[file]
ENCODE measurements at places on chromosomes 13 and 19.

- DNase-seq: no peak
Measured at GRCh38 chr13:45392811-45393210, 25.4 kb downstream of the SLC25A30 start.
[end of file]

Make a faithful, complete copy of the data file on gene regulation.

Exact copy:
ENCODE measurements at places on chromosomes 13 and 19.

- DNase-seq: no peak
Measured at GRCh38 chr13:45392811-45393210, 25.4 kb downstream of the SLC25A30 start.